Sex Week Unwanted by Tennessee Officials

sex week

Following last week’s series of sexual education, discussions, events, and seminars, Tennessee lawmakers approved a resolution yesterday ordering a new policy at the University of Tennessee. The changes will need to establish an opt-in policy for the use of student activity fees in certain cases. The policy would necessitate approval from the payers of those fees before allowing funds to be used to subsidize controversial events such as Sex Week. State senators overwhelmingly passed the resolution with a 23-6 vote. Officials in Tennessee seek further bans on what they consider to be an unwanted and radical event at the university.

Sex Week was first held at Yale University over 10 years ago. The 2002 event was touted as a sexual education program which would focus on sexuality in America. The program, originating with the head of Student Health Education, provided opportunities for students to learn about relationships, intimacy, love, and sex from experienced professionals. A number of groups including the Women’s Center agreed to co-sponsor the event. Yale, as the founding university, and other universities including the University of Tennessee are host to a variety of speakers. The event typically provides access to sex therapists, clergy, medical professionals and experts in numerous fields of study.

While the University of Tennessee (UT) was one of the first 10 schools in the United States to host Sex Week, it has been unwanted by lawmakers since its inception. In 2013 UT held its first Sex Week which had over 4,000 attendees. Just under three weeks before the 2013 event, school administrators took away two-thirds of the funds previously earmarked for the event in response to state legislators’ disapproval. Event founders and organizers were able to fundraise privately and recapture the lost money to continue with event plans.

According to their website, the Sexual Empowerment and Awareness at Tennessee (SEAT) student organization sponsors the week of activities in order to provide not only sexual education but sexual health and empowerment as well. They indicate that their goal for Sex Week is to promote dialogue, cultivate positive lines of communication between groups holding different values or orientations, and provide medically accurate programming. They further go on to assure readers that although the event is entitled Sex Week, they do not presume the attendees are sexually active and offer programming for everyone.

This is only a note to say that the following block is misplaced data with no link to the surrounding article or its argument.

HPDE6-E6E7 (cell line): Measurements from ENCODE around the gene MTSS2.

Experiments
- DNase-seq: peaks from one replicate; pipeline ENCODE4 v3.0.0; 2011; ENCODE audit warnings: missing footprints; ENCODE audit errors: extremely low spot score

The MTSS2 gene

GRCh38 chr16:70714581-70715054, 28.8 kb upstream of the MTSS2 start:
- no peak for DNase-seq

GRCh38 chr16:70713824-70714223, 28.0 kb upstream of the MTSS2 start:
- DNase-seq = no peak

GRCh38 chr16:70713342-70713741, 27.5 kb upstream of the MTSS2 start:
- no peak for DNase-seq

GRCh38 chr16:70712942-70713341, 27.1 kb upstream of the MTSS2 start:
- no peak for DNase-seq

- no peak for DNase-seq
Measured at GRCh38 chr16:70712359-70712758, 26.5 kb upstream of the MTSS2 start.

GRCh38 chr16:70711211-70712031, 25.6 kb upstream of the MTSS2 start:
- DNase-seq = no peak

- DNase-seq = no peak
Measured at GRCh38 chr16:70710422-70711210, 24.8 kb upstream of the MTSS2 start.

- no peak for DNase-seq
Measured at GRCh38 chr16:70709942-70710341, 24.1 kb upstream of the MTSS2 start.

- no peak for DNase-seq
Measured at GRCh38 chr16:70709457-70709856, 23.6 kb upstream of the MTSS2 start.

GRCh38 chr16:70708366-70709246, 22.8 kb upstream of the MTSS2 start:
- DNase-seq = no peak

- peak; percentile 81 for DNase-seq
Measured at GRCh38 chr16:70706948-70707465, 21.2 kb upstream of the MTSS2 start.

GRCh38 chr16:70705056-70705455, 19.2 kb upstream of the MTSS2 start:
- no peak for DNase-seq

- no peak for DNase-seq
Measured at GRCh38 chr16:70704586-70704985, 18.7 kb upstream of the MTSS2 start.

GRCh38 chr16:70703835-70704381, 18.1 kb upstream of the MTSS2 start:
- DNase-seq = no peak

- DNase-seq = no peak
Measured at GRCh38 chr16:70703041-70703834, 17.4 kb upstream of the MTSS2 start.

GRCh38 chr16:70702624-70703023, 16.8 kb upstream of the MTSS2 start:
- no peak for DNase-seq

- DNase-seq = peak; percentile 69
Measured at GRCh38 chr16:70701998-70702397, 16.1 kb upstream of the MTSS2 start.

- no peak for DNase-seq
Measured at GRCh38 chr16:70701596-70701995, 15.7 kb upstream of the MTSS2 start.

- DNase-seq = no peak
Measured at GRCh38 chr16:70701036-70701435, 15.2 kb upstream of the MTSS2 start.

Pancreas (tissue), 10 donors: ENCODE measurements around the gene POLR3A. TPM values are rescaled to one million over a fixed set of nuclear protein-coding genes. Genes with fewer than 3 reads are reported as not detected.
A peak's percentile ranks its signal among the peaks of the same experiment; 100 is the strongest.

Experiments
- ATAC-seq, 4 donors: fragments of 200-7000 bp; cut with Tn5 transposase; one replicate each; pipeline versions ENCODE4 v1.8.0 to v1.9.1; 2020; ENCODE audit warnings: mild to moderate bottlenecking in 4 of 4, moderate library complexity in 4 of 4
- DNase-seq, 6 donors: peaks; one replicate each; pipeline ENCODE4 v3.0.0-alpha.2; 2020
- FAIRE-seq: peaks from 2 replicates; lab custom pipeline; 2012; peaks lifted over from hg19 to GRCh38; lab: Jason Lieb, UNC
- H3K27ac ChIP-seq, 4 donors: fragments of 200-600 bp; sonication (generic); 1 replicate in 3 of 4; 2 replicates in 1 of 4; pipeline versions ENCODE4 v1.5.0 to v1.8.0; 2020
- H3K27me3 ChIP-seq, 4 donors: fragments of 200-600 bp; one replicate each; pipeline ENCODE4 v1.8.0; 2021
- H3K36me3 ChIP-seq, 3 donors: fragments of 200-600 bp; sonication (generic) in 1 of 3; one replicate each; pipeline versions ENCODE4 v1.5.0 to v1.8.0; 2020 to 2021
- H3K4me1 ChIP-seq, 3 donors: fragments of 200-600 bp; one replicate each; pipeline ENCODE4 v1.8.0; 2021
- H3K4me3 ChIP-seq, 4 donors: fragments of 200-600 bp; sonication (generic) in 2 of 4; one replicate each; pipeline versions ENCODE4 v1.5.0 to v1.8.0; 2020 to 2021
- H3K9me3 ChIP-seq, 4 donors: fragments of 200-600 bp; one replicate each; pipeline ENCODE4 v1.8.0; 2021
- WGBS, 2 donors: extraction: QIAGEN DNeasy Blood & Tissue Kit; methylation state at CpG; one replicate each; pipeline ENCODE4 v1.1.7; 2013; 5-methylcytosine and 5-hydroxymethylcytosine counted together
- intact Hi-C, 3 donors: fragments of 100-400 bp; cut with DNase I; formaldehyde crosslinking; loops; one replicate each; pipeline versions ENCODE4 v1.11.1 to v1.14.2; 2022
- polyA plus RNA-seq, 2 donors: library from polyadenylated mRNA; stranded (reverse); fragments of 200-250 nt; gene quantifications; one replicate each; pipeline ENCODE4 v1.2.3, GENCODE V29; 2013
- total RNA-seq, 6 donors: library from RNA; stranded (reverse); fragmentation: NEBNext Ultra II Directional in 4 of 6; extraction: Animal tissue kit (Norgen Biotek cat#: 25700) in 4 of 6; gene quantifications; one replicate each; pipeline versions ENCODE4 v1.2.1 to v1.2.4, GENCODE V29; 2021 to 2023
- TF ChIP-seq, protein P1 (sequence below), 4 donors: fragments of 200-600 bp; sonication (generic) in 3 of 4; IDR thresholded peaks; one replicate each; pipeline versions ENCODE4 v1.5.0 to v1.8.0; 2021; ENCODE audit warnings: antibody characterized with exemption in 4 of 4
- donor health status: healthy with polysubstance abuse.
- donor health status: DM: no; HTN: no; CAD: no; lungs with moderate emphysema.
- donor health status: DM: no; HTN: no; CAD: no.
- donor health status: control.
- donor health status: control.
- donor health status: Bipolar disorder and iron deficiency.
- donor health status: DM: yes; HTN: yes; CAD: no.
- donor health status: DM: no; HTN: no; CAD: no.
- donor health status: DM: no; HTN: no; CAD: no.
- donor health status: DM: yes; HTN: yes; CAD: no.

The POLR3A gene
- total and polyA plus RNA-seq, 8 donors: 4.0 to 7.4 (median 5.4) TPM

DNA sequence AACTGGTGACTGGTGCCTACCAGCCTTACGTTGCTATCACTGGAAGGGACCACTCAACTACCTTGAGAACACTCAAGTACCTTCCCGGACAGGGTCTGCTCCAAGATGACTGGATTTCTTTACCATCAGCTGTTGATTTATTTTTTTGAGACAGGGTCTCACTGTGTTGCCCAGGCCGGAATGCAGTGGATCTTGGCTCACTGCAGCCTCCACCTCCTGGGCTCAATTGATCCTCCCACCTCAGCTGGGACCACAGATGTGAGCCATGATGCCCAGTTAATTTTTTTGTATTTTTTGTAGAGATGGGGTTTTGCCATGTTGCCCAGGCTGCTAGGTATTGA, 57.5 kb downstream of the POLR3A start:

In the face of previous opposition from lawmakers, SEAT again held the event this year. Rather than being able to use student activity funds this year, the event was held using privately raised funds. The university president, Joe DiPietro, urged lawmakers to not penalize the school for allowing this display of student’s First Amendment rights. While the Tennessee senate has already passed Senate Joint Resolution 626 to require approval of student activity fees for controversial uses, some of the members of the senate remained unsatisfied.

Senator Stacey Campfield indicated his unhappiness with the resolution saying that it did not do enough. He plans on pursuing additional legislation to limit funding. A separate resolution passed by the Tennessee House of Representatives denounces the organizers of the Sex Week event.

While the resolution passed does not actually have the force of law, officials at the University of Tennessee appear to be taking the change in policy request under advisement. DiPietro states that he will be taking the information to the university’s board and working with them for discussions on how to handle and manage student activity fees. The university officials appear to be attempting to bridge the gap between a number of students who want to continue the annual Sex Week event and the Tennessee legislators who have denounced the event as radical and unwanted.

By Dee Mueller

The Tennessean
Times Free Press

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